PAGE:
Underdrive pulleys are often one of the first modifications many people make to their Mustang. There’s a good reason for this, as they’re a relatively cheap upgrade when comparing performance return per dollar spent. Aside from the power-related benefit, you’ll possibly gain an appearance improvement under the hood as well. Certain years of the Mustang use a crankshaft pulley that is designed to flash rust as a protective coating. While the rust doesn’t affect the strength of the pulley, it certainly doesn’t enhance the appearance of it, and your vehicle.
Underdrive pulleys have been around for decades, but it wasn’t until the mid-to late 80’s when they came to the attention of mainstream enthusiasts. Prior to that, underdrive pulleys were only commonly seen in purpose built race cars dating back to the 50’s and 60’s. These cars used highly modified engines that ran at a high RPM for longer periods of time than just a simple trip down the drag strip. The pulleys were used to prevent the vehicles accessories for being driven too hard at the higher RPM’s, which would damage them. A damaged accessory, such as an alternator or water pump, could potentially cost the driver the race.
With the introduction of a single serpentine belt becoming common in the 80’s, the idea of using underdrive pulleys to enhance the performance of street cars was born. While the underdive pulley is most commonly associated with the 5.0 Fox-Body Mustang, they were also available for several other vehicles as well.
It’s common knowledge that your engine powers your car. Many tend to forget, however, that the engine performs other functions as well. It charges the battery by spinning the alternator, cools the engine by spinning the water pump, and makes steering easier by turning the power steering pump. The end result is that you lose a little bit of horsepower to your wheels due to the fact that the engine also has to power these accessories as well.
Obviously, you can’t avoid powering these accessories on a street car; at least not without adverse side effects. So you’re left with the possibility of reducing how much power the engine uses to turn the accessories. This is exactly what an underdrive pulley is designed to do.
There are two ways to reduce the power the engine is using to turn the accessories. These methods would be to either increase the diameter of the accessory pulley, or decrease the diameter of the crankshaft pulley. To break this down so that’s easier to understand, let’s use the following diagram that shows a simple, two pulley setup for illustrative purposes.
In this simplified example, we see a two-pulley setup, where both pulleys are the same size. If the crankshaft (the drive pulley) makes one revolution, the belt will spin the accessory pulley (the driven pulley) one complete turn as well. So, you have a true 1:1 ratio between the two pulleys.
Now, let’s move onto the second example…
This time, the crankshaft pulley is smaller than the accessory pulley. For simplicities sake, even though this diagram isn’t to scale, we’ll say the crankshaft pulley is half the size of the accessory pulley. Since the crankshaft pulley drives the accessory pulley, it must fully rotate several times before the accessory pulley rotates a full turn. So as the engine is turning at 3000 RPM, the accessory is being rotated slower, which in turn, reduces parasitic drag from the accessory, as the engine doesn’t have to spin that particular accessory as fast.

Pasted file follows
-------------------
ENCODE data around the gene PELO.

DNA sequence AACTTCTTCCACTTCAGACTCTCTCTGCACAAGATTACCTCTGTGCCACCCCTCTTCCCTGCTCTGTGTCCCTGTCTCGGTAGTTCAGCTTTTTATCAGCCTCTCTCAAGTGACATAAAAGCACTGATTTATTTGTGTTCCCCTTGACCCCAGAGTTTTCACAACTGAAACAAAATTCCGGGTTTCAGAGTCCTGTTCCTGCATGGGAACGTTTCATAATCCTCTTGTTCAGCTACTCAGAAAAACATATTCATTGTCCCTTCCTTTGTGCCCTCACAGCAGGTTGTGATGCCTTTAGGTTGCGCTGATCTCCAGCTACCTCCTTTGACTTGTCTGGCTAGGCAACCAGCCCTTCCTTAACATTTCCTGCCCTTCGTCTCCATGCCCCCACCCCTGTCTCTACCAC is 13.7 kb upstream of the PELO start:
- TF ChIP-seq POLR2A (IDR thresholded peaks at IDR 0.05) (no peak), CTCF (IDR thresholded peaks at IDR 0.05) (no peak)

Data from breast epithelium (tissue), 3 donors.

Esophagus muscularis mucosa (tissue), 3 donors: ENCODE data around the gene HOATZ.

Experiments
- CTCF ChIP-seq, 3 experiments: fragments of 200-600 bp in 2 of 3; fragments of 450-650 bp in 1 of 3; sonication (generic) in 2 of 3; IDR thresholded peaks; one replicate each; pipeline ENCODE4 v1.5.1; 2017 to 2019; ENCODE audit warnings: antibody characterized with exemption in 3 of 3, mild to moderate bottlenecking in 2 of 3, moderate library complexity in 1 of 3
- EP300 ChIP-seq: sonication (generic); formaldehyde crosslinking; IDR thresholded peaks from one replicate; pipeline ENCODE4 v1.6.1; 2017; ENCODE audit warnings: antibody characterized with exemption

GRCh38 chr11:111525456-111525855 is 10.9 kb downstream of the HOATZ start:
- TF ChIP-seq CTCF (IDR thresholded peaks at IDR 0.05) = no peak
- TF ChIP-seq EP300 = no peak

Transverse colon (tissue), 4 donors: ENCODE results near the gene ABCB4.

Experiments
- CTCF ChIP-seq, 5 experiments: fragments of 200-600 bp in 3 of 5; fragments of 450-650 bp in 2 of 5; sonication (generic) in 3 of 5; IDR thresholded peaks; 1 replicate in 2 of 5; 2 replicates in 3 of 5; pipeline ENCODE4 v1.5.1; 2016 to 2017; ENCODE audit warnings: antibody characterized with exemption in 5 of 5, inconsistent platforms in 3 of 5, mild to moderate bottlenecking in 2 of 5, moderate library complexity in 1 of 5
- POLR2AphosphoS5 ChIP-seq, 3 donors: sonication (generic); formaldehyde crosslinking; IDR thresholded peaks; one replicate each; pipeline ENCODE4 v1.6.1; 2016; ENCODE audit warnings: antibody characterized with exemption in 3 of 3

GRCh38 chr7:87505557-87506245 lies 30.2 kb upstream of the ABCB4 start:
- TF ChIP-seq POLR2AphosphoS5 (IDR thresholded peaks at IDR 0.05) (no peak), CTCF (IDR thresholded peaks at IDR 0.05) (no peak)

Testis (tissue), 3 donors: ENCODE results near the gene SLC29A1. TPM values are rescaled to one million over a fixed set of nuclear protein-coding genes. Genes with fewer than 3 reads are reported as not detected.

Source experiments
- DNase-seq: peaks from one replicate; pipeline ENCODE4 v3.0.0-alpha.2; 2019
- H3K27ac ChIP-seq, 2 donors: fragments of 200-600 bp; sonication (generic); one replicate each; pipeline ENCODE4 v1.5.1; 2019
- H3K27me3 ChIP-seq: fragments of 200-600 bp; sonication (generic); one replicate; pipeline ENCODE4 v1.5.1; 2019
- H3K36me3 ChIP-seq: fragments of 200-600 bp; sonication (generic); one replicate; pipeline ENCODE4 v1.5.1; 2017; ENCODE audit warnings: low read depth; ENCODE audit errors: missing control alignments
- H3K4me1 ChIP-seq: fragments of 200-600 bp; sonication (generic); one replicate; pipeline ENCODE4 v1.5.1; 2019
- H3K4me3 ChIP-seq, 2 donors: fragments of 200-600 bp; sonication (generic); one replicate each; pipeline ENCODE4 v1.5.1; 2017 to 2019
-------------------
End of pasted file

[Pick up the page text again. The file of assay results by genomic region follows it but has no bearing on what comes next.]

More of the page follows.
As mentioned earlier, to accomplish this, you can change either the crankshaft pulley or the accessory pulleys. As there is more than one accessory that often needs to be underdriven, pulley kits start with a smaller crankshaft pulley. This gets all of the accessories close to the underdriven goal, with a single pulley change.
There’s a little more to the equation, however, than simply changing a single pulley and being able to tear up the road while enjoying your newfound power. This is why kits include more than one pulley. You can only underdrive your accessories to a certain point without potential side effects. So, in order to fine tune the ratio between the crankshaft and accessories, you are often provided with one or more additional pulleys, to either bring the accessory speed back up slightly, or reduce it down a little more than the other accessories, if it’s still possible to do so and still have them operate properly.
So now that you understand how a set of underdrive pulleys work and you’re ready to place an order. Before you load up your Shopping Cart and whip out your credit card, first step back and analyze your situation a little.
For most automotive enthusiasts, underdrive pulleys should not cause any issues at all. This is due to the fact that the auto manufacturers provide a certain level of accessory operation that exceeds normal needs. If you have installed aftermarket parts that would force the accessories roles to be more important, however, you may be utilizing more of that extra “buffer” than the manufacturer provides. A perfect example of this would be high-powered aftermarket stereo equipment, which can tax the factory alternator or even require a higher-powered alternator. So it’s important to weigh your particular situation first.
When it’s all said and done, most people will find that there is no downside to installing underdrive pulleys. For those enthusiasts, a pretty straightforward pulley swap is all that stands between them and a car that has an increased responsiveness, as well as a little more power!